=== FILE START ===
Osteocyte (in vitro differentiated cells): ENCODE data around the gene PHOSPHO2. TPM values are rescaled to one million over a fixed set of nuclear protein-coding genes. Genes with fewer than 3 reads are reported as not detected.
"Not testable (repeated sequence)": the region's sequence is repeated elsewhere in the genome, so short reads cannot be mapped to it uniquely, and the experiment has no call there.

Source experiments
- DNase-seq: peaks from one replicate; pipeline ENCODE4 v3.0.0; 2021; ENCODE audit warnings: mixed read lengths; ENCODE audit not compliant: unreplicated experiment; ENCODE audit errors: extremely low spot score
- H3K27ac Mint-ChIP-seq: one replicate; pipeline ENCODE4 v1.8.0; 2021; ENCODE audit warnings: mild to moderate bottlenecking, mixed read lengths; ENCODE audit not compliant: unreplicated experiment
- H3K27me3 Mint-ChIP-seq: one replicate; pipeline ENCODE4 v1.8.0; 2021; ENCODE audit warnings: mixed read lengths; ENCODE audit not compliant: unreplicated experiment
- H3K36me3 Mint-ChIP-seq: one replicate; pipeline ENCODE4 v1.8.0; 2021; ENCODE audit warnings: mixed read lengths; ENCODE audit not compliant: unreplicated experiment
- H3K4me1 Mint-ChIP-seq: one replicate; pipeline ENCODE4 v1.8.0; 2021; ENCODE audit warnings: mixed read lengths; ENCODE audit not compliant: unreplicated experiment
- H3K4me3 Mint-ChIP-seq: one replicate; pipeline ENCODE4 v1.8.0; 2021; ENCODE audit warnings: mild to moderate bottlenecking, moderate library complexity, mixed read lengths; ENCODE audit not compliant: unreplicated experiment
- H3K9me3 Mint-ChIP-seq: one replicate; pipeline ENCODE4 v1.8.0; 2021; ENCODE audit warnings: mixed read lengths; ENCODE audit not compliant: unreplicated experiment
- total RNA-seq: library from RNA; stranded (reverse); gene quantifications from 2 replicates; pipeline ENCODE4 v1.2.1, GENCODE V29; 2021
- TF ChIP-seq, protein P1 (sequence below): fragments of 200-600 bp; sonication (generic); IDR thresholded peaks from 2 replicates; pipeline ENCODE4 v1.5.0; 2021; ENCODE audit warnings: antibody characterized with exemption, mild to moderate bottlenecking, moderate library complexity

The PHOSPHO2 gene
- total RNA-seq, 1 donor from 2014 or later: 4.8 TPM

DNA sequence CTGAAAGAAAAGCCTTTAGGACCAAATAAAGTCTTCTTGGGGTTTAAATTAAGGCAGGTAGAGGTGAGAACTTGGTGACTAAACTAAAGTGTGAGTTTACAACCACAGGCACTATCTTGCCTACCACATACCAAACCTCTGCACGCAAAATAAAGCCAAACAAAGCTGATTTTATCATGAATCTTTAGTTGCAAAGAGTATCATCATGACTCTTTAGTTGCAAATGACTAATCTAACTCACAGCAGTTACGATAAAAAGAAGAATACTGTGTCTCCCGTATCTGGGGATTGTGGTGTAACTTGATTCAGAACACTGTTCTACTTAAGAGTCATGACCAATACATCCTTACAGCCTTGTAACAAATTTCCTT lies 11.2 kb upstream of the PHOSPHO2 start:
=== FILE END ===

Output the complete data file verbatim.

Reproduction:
Osteocyte (in vitro differentiated cells): ENCODE data around the gene PHOSPHO2. TPM values are rescaled to one million over a fixed set of nuclear protein-coding genes. Genes with fewer than 3 reads are reported as not detected.
"Not testable (repeated sequence)": the region's sequence is repeated elsewhere in the genome, so short reads cannot be mapped to it uniquely, and the experiment has no call there.

Source experiments
- DNase-seq: peaks from one replicate; pipeline ENCODE4 v3.0.0; 2021; ENCODE audit warnings: mixed read lengths; ENCODE audit not compliant: unreplicated experiment; ENCODE audit errors: extremely low spot score
- H3K27ac Mint-ChIP-seq: one replicate; pipeline ENCODE4 v1.8.0; 2021; ENCODE audit warnings: mild to moderate bottlenecking, mixed read lengths; ENCODE audit not compliant: unreplicated experiment
- H3K27me3 Mint-ChIP-seq: one replicate; pipeline ENCODE4 v1.8.0; 2021; ENCODE audit warnings: mixed read lengths; ENCODE audit not compliant: unreplicated experiment
- H3K36me3 Mint-ChIP-seq: one replicate; pipeline ENCODE4 v1.8.0; 2021; ENCODE audit warnings: mixed read lengths; ENCODE audit not compliant: unreplicated experiment
- H3K4me1 Mint-ChIP-seq: one replicate; pipeline ENCODE4 v1.8.0; 2021; ENCODE audit warnings: mixed read lengths; ENCODE audit not compliant: unreplicated experiment
- H3K4me3 Mint-ChIP-seq: one replicate; pipeline ENCODE4 v1.8.0; 2021; ENCODE audit warnings: mild to moderate bottlenecking, moderate library complexity, mixed read lengths; ENCODE audit not compliant: unreplicated experiment
- H3K9me3 Mint-ChIP-seq: one replicate; pipeline ENCODE4 v1.8.0; 2021; ENCODE audit warnings: mixed read lengths; ENCODE audit not compliant: unreplicated experiment
- total RNA-seq: library from RNA; stranded (reverse); gene quantifications from 2 replicates; pipeline ENCODE4 v1.2.1, GENCODE V29; 2021
- TF ChIP-seq, protein P1 (sequence below): fragments of 200-600 bp; sonication (generic); IDR thresholded peaks from 2 replicates; pipeline ENCODE4 v1.5.0; 2021; ENCODE audit warnings: antibody characterized with exemption, mild to moderate bottlenecking, moderate library complexity

The PHOSPHO2 gene
- total RNA-seq, 1 donor from 2014 or later: 4.8 TPM

DNA sequence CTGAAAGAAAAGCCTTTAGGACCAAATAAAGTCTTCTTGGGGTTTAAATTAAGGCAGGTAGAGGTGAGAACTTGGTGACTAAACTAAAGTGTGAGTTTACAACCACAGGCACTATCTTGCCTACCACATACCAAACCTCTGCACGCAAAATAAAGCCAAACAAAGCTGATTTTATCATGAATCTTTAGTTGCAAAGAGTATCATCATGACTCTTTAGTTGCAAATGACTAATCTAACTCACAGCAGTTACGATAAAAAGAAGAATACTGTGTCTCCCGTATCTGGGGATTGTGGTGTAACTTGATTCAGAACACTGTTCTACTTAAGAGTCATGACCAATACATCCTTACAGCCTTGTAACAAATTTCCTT lies 11.2 kb upstream of the PHOSPHO2 start: